Newfoundland woman bound, gagged at work in Scottish whistleblower scandal

DeeAnn Fitzpatrick, who is originally from Bell Island, N.L., says she was subjected to a decade of workplace abuse while working in Scotland.

DeeAnn Fitzpatrick, who now lives in Scotland, alleges she was bound, gagged by co-workers

DeeAnn Fitzpatrick, a fisheries officer, says she was subjected to a decade of workplace abuse, including being bound and gagged in an office chair. This photo was taken eight years ago by a man accused of the abuse. (Provided by BBC Scotland)

The family of a woman from Bell Island, N.L., is speaking out about alleged workplace abuse of their sister — which included being bound and gagged in an office chair, as reported Wednesday by BBC News.

DeeAnn Fitzpatrick said the incident occurred in 2010, but it was part of a decade-long pattern of bullying and abuse that she experienced when she worked as a fisheries officer at Marine Scotland's Scrabster office on Scotland's northern coast.

"Today I think she feels a bit of relief, like all of her family does," Sherry Fitzpatrick said about her sister-in-law's state of mind now that the harassment allegations are public.

"This has gone on so long, and I've made it my mission that this is going to end very soon for her."

'Boys just being boys'

BBC Scotland reporter Mark Daly anonymously received the gagging photo a few weeks ago. 

"DeeAnn Fitzpatrick was restrained to an office chair with tape, and gagged, and allegedly told, 'This is what happens when you speak out against the boys,'" Daly said.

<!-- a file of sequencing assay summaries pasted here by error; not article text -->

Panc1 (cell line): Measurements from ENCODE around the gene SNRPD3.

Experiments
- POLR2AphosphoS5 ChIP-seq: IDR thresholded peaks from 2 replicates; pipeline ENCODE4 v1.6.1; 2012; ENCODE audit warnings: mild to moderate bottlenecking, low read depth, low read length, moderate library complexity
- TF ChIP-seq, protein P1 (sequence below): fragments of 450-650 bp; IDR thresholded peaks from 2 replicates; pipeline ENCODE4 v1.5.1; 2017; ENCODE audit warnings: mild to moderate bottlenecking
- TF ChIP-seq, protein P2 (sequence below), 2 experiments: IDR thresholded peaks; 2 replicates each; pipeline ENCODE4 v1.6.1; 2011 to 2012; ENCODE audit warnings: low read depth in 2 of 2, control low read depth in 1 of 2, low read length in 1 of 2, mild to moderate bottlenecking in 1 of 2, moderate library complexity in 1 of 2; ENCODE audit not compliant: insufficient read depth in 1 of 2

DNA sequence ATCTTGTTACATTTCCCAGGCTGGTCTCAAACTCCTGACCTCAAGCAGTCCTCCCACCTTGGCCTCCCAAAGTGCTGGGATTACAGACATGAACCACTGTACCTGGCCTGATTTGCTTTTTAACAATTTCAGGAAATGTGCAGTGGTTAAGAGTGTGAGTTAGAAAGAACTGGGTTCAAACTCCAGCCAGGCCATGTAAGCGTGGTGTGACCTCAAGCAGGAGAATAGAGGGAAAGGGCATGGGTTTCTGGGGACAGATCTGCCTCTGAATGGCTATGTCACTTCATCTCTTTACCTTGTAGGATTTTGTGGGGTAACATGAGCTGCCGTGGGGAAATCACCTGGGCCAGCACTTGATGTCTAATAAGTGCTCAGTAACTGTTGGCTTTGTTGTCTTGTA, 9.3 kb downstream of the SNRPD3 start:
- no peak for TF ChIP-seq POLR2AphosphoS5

"She says that she tried to raise the alarm with her manager, but her manager simply said, 'That was the boys just being boys.'"

"Over a period of more than a decade DeeAnn Fitzpatrick has complained about innumerable, almost, episodes of behaviour," Daly told CBC Radio's St. John's Morning Show Thursday.

"She was subjected to, she says, extreme racist language and also threatening behaviour toward female staff, some of whom were referred to as prostitutes."

DeeAnn also told Daly that she was mocked about having had a miscarriage, and told that the organization didn't want a woman — especially a foreign woman — working there.

Review ordered by Scottish First Minister

The organization hasn't responded directly to the allegations, Daly said, and the Scottish government had said it couldn't comment directly on internal staffing matters but that there are clear behaviour standards that apply to all staff.

On Thursday during first minister's questions in Scottish parliament, MSP Rhoda Grant brought up the allegations and asked for the removal of a clause that prevents DeeAnn Fitzpatrick from speaking to media.

Scottish First Minister Nicola Sturgeon said she was "horrified" by the picture and that she has asked the permanent secretary to conduct a full review of the case.

It's just unacceptable.- Sherry Fitzpatrick, sister-in-law

DeeAnn Fitzpatrick has been away from work since her father passed away in 2016. The BBC reported that she was threatened with disciplinary action when she'd travelled to see him before he died. 

Sherry Fitzpatrick said that her sister-in-law is at home in Scotland, and has been receiving public support now that the allegations of her experiences at work are public.

"She's been inundated with emails of well wishes, people that she don't even know that are 100 per cent behind her. People that really, really can't believe that this has actually happened to somebody in this day and age," Sherry Fitzpatrick said.

"It's just unacceptable."

With files from the St. John's Morning Show